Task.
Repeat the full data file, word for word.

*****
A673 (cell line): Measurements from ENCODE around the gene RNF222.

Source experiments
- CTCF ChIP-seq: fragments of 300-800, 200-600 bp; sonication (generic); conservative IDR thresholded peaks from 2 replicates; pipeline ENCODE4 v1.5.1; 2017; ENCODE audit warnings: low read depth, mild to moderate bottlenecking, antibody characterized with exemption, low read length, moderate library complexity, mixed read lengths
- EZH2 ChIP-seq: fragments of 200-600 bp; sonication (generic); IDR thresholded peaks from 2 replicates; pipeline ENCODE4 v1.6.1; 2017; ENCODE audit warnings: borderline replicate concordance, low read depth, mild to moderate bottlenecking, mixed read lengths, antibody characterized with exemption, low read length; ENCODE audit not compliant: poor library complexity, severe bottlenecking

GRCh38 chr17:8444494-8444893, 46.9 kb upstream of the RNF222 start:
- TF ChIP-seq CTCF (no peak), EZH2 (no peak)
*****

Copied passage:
A673 (cell line): Measurements from ENCODE around the gene RNF222.

Source experiments
- CTCF ChIP-seq: fragments of 300-800, 200-600 bp; sonication (generic); conservative IDR thresholded peaks from 2 replicates; pipeline ENCODE4 v1.5.1; 2017; ENCODE audit warnings: low read depth, mild to moderate bottlenecking, antibody characterized with exemption, low read length, moderate library complexity, mixed read lengths
- EZH2 ChIP-seq: fragments of 200-600 bp; sonication (generic); IDR thresholded peaks from 2 replicates; pipeline ENCODE4 v1.6.1; 2017; ENCODE audit warnings: borderline replicate concordance, low read depth, mild to moderate bottlenecking, mixed read lengths, antibody characterized with exemption, low read length; ENCODE audit not compliant: poor library complexity, severe bottlenecking

GRCh38 chr17:8444494-8444893, 46.9 kb upstream of the RNF222 start:
- TF ChIP-seq CTCF (no peak), EZH2 (no peak)